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Telstra rejects claim of technician system ‘meltdown’

Telstra rejects claim of technician system ‘meltdown’

Telco acknowledges it experienced a problem with its internal job allocation system but says customers were not affected

Telstra has accused a union representing communications workers of exaggerating the impact of a fault with the job allocation system for the telco’s field staff.

The Communications Workers Union described the Telstra system as being in “meltdown”

“Homes and businesses across the country are being left without service because of Telstra’s inability to manage its systems properly,” Shane Murphy, national president of the CEPU Communications Union, said in a statement.

“This system has been plagued with problems since it was introduced. Today is a major meltdown that is leaving customers right across the country high and dry.”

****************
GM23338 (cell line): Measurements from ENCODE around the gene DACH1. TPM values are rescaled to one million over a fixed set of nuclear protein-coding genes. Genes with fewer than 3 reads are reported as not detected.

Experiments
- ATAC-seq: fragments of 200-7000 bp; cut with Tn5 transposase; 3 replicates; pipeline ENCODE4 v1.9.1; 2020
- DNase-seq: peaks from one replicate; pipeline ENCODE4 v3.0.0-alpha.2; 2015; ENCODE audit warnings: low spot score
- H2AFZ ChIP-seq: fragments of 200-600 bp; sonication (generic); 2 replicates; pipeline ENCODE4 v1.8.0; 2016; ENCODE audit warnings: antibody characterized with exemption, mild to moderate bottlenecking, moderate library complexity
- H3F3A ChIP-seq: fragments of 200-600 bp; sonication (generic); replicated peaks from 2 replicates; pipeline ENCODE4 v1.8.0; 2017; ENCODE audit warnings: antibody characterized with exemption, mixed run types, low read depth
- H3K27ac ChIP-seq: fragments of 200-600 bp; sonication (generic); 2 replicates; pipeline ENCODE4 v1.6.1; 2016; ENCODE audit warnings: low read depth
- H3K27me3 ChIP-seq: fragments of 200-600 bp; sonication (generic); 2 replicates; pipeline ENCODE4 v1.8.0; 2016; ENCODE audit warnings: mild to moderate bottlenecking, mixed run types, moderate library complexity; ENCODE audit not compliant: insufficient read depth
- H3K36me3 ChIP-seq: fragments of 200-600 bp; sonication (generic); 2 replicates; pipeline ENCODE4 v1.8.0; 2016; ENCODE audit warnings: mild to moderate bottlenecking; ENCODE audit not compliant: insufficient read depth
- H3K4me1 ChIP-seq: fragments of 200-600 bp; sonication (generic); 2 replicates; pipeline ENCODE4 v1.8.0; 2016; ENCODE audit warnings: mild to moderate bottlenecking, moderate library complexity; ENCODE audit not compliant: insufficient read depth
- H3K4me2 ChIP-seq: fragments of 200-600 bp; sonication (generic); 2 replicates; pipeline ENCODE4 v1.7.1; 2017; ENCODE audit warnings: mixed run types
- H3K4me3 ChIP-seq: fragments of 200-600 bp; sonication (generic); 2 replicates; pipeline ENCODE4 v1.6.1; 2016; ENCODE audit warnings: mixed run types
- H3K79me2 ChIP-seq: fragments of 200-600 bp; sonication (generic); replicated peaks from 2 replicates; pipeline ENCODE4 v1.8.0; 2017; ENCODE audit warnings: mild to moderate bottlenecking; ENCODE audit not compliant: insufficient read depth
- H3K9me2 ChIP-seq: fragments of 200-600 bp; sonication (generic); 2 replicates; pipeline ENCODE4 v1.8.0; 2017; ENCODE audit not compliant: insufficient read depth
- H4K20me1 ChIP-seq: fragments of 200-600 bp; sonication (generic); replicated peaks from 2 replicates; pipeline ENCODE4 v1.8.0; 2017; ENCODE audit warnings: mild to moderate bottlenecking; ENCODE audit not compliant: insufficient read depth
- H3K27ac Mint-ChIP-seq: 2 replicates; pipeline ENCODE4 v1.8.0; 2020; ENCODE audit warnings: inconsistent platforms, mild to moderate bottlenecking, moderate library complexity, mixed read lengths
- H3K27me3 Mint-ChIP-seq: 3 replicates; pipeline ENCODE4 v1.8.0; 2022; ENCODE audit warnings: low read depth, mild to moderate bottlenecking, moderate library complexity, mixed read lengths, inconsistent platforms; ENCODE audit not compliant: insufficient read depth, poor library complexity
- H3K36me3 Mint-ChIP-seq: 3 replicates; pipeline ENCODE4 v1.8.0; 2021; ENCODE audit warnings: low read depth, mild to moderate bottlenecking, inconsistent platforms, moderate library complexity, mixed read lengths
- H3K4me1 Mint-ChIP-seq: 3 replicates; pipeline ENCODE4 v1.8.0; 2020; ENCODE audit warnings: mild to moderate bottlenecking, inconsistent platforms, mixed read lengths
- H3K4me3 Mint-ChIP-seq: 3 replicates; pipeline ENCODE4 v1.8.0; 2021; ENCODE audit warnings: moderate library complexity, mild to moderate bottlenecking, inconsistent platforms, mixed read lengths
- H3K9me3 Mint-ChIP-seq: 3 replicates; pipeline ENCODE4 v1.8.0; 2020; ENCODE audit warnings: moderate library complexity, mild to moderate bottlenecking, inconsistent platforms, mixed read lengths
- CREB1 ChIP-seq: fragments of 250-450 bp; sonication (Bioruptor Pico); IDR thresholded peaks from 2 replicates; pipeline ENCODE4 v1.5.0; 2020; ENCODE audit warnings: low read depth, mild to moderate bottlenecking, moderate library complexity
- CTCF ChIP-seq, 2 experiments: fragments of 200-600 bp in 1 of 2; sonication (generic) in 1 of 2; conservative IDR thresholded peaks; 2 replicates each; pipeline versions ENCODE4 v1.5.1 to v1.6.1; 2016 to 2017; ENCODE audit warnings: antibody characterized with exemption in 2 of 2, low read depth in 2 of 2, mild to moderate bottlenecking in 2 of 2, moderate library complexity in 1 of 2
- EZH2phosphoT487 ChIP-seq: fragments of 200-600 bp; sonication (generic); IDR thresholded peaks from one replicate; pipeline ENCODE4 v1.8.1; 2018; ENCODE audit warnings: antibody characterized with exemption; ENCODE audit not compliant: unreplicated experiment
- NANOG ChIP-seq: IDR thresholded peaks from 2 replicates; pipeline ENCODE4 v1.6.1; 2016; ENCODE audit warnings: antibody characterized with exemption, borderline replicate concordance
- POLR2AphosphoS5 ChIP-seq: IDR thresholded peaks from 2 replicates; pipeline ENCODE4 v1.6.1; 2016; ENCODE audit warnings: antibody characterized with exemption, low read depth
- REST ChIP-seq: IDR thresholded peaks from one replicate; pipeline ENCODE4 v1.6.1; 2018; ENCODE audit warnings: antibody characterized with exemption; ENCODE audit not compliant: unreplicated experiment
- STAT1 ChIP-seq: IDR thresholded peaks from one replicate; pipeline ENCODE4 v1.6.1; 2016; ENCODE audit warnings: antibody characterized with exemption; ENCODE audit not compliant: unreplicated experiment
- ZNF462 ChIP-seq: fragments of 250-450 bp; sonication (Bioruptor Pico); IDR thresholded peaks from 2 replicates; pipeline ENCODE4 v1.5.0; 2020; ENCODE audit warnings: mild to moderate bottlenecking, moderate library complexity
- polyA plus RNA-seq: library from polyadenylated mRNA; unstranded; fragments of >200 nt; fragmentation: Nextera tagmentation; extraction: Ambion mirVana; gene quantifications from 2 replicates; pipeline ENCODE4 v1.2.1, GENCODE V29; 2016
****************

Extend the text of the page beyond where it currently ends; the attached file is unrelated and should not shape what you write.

“The meltdown in the internal job allocation system means that Telstra can’t dispatch any jobs to technicians and installations and fault repairs all over the country aren’t being completed,” Murphy said.

A Telstra spokesperson said the union’s statement was “grossly misleading.”

The spokesperson said that at around 8pm yesterday the telco “identified a small issue with our field service job allocation system which was fixed at 9.40am this morning”.

“Telstra is scrambling to try and find ways to dispatch work to its field workers,” Murphy said.

“There has been no impact to our customers as we switched to a manual process,” the Telstra spokesperson said.

The union has criticised Telstra over its T22 restructuring program. As part of T22, Telstra is slashing 8000 positions.

Last month Telstra CEO Andy Penn revealed the telco would launch an Innovation and Capability Centre in Bangalore, which Penn described as India’s ‘Silicon Valley’.

The chief executive said the centre would help Telstra combat a skills shortage in Australia, with the company initially planning to recruit some 300 network and software engineers through the new centre.

Murphy blasted Penn in the wake of the announcement.

“Within the ranks of the 8000 jobs he's cutting, there would be plenty of candidates that could be re-trained or up-skilled to fill the so-called ‘skills gaps’ that Andy Penn is claiming Australians have,” Murphy said.


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